The auto industry is undergoing a major transformation. A wave of new technologies from outside the industry — especially Industry 4.0 technology — is starting to influence industry workflows significantly.

Which Technologies Are Revolutionizing Auto Manufacturing?
Which Technologies Are Revolutionizing Auto Manufacturing?

Megan Ray Nichols | Schooled by Science

Simultaneously, new developments from within the industry, like the trends toward electrification and autonomous vehicles, are pushing manufacturers to adapt and put even more resources into vehicle research and development.

These design and manufacturing technologies are the most likely to transform the auto industry over the next decade.

 

Autonomous and Semi-Autonomous Vehicles

Autonomous cars, which use AI technology and special onboard sensors to drive themselves, are often thought of as the next major development in automaking history. However, there are major challenges for the technology that may make fully autonomous vehicles impractical for the near-term.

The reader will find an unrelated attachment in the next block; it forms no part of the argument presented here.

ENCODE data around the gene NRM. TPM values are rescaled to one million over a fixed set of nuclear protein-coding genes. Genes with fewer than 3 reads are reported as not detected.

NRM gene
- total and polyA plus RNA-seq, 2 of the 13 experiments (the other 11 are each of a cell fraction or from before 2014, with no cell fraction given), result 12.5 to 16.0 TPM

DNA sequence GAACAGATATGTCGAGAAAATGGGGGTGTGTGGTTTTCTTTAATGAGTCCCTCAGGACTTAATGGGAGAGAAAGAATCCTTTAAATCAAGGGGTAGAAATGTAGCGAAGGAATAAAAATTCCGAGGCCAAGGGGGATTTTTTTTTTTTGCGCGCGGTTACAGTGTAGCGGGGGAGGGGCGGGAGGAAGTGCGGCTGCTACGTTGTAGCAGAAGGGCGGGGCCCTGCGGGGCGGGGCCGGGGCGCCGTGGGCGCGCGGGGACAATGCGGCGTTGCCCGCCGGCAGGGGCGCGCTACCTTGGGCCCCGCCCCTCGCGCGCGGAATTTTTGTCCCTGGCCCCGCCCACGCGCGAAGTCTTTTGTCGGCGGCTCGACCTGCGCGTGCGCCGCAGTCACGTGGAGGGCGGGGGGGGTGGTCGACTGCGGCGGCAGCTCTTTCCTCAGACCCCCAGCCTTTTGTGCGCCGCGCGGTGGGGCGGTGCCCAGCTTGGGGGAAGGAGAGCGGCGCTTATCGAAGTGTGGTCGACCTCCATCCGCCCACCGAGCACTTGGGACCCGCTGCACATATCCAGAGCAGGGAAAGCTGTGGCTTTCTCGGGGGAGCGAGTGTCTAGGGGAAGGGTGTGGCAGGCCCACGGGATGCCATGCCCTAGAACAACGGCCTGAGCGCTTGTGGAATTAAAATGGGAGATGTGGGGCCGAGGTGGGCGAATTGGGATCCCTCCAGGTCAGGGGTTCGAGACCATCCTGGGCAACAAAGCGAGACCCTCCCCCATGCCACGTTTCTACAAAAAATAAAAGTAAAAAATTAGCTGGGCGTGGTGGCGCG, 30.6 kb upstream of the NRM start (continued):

Testing in the field has revealed that the technology still has a long way to go. Several high-profile accidents have encouraged some manufacturers to slow down or stop work on autonomous vehicles. Uber, for example, spun-off its self-driving car division to a startup in late 2020.

As a result, some manufacturers are instead focusing on semi-autonomous vehicles. These use AI to support a human driver rather than maintain full control of the vehicle. BMW, for example, is set to launch a car with conditional autonomous driving features in 2021.

These applications of the technology are less ambitious — but they could be more realistic as a selling point.

 

3D Printing

Manufacturers are experimenting with new parts fabricated using industrial 3D printers — additive manufacturing tools that can create novel designs subtractive manufacturing methods struggle with.

In the auto industry, 3D printing has enabled more complex, organic designs that can be lighter or stronger than conventional components.

Some manufacturers are also using 3D printing to offer on-demand part fabrication. This approach may make it easier to manufacture replacement parts and support legacy vehicles for longer — possibly long after the original model has gone out of production.

 

Electrification